* * * * *

PART 171—GENERAL INFORMATION, REGULATIONS, AND DEFINITIONS Back to Top

3.The authority citation for part 171 continues to read as follows:

Authority:

49 U.S.C. 5101-5128, 44701; 49 CFR 1.45 and 1.53; 101 section 4 (28 U.S.C. 2461 note); Pub. L. 104-134 section 31001.

4.In § 171.7, revise paragraph (n)(3) to read as follows:

§ 171.7 Reference material.

* * * * *

(n) * * *

(3) CGA Pamphlet C-6, Standards for Visual Inspection of Steel Compressed Gas Cylinders, 1993, into § 172.102, § 173.3, 173.198, 180.205, 180.209, 180.211, 180.411, 180.519.

* * * * *

PART 172—HAZARDOUS MATERIALS TABLE, SPECIAL PROVISIONS, HAZARDOUS MATERIALS COMMUNICATIONS, EMERGENCY RESPONSE INFORMATION, TRAINING REQUIREMENTS, AND SECURITY PLANS Back to Top

5.The authority citation for part 172 continues to read as follows:

Authority:

49 U.S.C. 5101-5128; 44701; 49 CFR 1.53.

6.In § 172.101, revise following entries in the Hazardous Materials Table to read as follows:

§ 172.101 Purpose and use of hazardous materials table.

Symbols Hazardous materials descriptions and proper shipping names Hazard class or division Identification Numbers PG Label Codes Special Provisions (§ 172.102) (8) Packaging (§ 173.***) (9) Quantity limitations (see §§ 173.27 and 175.75) (10) Vessel stowage
Exceptions Non-bulk Bulk Passenger aircraft/rail Cargo air-craft only Location Other
(1) (2) (3) (4) (5) (6) (7) (8A) (8B) (8C) (9A) (9B) (10A) (10B)
[Revise]                        
Ammonia solutions, relative density between 0.880 and 0.957 at 15 degrees C in water, with more than 10 percent but not more than 35 percent ammonia 8 UN2672 III 8 336, IB3, IP8, T7, TP1 154 203 241 5L 60L A 40, 52, 85
*******                          
Environmentally hazardous substances, solid, n.o.s 9 UN3077 III 9 8,146, 335, A112, B54, B120, IB8, IP3, N20, N91, T1, TP33 155 213 240 No Limit No Limit A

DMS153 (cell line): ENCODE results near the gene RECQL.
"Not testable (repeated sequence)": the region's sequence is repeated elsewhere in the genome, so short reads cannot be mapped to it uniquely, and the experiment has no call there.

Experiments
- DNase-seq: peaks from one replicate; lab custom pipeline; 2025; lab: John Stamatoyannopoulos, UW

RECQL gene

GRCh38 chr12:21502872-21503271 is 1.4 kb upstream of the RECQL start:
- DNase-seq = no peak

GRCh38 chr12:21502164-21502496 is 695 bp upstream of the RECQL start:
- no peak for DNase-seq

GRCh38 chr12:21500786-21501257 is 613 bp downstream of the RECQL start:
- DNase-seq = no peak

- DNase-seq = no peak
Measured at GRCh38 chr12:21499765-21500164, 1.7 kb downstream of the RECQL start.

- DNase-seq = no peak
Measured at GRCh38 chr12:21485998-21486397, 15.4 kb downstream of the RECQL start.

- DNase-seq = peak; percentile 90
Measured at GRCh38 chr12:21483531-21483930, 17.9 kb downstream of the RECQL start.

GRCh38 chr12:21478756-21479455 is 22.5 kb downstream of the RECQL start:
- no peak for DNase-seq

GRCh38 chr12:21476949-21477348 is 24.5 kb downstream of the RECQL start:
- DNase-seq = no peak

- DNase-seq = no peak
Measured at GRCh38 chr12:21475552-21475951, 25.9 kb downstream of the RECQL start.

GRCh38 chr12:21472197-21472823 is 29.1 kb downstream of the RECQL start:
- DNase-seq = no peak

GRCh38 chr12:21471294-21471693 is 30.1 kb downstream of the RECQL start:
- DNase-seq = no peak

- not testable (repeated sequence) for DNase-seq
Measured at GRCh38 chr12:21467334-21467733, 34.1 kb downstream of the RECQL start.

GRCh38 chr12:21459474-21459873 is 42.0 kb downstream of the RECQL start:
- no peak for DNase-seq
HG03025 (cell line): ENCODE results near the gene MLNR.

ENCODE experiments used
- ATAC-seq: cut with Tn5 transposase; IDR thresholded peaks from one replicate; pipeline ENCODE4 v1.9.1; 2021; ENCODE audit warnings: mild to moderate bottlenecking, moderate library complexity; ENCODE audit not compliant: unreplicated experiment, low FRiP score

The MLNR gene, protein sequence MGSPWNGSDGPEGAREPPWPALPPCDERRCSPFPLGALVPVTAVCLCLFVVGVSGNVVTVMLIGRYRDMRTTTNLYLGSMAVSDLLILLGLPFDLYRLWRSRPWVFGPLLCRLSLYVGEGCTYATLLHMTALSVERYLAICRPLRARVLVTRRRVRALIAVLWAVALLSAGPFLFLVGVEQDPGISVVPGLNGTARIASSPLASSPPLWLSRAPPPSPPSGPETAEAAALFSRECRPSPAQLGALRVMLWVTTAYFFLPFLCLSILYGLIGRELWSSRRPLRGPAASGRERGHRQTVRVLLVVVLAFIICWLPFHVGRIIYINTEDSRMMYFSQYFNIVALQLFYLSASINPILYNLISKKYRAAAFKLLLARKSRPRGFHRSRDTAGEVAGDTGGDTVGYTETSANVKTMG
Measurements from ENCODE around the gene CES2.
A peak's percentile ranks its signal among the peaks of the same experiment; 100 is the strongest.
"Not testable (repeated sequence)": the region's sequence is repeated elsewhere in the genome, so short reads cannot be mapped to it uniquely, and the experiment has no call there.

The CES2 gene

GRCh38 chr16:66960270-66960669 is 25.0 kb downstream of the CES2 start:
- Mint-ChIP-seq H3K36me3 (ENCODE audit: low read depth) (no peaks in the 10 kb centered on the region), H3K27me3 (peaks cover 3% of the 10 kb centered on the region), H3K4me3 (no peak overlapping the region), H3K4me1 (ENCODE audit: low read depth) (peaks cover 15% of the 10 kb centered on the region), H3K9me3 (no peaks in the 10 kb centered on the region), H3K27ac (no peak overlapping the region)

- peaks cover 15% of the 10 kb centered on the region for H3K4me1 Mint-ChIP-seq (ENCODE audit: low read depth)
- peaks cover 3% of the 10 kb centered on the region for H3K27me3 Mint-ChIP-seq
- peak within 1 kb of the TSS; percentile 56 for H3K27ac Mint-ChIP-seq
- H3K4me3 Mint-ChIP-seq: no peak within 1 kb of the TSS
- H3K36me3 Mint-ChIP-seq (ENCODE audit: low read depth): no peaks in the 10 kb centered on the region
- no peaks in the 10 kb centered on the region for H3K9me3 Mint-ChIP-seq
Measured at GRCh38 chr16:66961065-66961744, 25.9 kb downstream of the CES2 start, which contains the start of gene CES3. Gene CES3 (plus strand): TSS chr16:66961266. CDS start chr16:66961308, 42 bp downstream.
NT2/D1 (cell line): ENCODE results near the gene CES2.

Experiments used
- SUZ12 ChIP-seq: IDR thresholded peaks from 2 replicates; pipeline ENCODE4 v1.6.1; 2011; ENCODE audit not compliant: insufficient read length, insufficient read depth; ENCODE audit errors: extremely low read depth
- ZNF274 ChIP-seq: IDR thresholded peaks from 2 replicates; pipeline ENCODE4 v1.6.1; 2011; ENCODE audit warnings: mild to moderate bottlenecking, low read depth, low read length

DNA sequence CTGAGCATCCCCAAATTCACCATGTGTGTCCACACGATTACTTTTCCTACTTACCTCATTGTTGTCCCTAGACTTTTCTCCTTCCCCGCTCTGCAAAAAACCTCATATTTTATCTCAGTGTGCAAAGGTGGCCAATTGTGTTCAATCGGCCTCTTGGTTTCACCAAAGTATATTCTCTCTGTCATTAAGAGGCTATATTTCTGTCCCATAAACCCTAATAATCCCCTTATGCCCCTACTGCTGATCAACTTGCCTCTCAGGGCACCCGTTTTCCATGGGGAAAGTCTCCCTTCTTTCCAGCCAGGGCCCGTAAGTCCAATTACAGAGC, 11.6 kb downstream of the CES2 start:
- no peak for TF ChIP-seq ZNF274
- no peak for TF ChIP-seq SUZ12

*******                          
Life-saving appliances, self-inflating 9 UN2990 None 338 None 219 None No limit No limit A  
*******                          
Regulated medical waste, n.o.s. or Clinical waste, unspecified, n.o.s. or (BIO) Medical waste, n.o.s., or Biomedical waste, n.o.s. or Medical waste, n.o.s 6.2 UN3291 II 6.2 41, A13, 337 134 197 197 No limit No limit B 40
Self-heating solid, organic, n.o.s 4.2 UN3088 II 4.2 IB6, IP2, T3, TP33 None 212 241 15kg 50kg C  
III 4.2 IB8, IP3, T1, TP33. B116 None 212 241 15kg 50kg C  

7.Section 172.102 is amended:

a. In paragraph (c)(1), Special provisions 336, 337, and 338 are added;

b. In paragraph (c)(3), Special provision B116 is added; and

c. In paragraph (c)(5), Special provision N91 is added.

The additions read as follows:

§ 172.102 Special provisions.

* * * * *

(c) * * *

(1) * * *

Code/Special Provisions

* * * * *

336The use of UN1H1 drums, UN3H1 jerricans, and UN6HA1 composite packagings which meet the requirements of Part 178 of the HMR at the Packing Group I or II performance level. These packagings are not required to: (1.) meet the venting requirements in § 173.24(g) or (2.) be marked with the hydrostatic pressure test marking specified in § 173.24a(b)(4). Shipment of packages under this special provision must be made by private or contract motor carrier. Transportation of these packages also requires the door of each van trailer to be marked with “Warning trailer may contain chemical vapor. Do not enter until vapors have dissipated.” The driver of the transport vehicle and the consignee(s) must be trained not to enter the transport vehicle until the ammonia vapors have dissipated, and the emergency response information on the shipping paper must indicate that the vehicle contains ammonia vapors. This training must be documented in training records required by § 172.704(d). Transport vehicles must be vented to prevent accumulation of vapors at a poisonous or flammable concentration.

337Authorizes the use of regulated waste containers manufactured prior to October 1, 2006 to be marked with the alternative shipping name of Regulated medical waste, UN3291 and arrows that deviate as prescribed in § 172.312(a)(2) in that they may be black or white.

338Life Saving appliances, self-inflating transported between an U.S. Coast Guard approved inflatable life raft servicing facility and a vessel are only subject to the following requirements: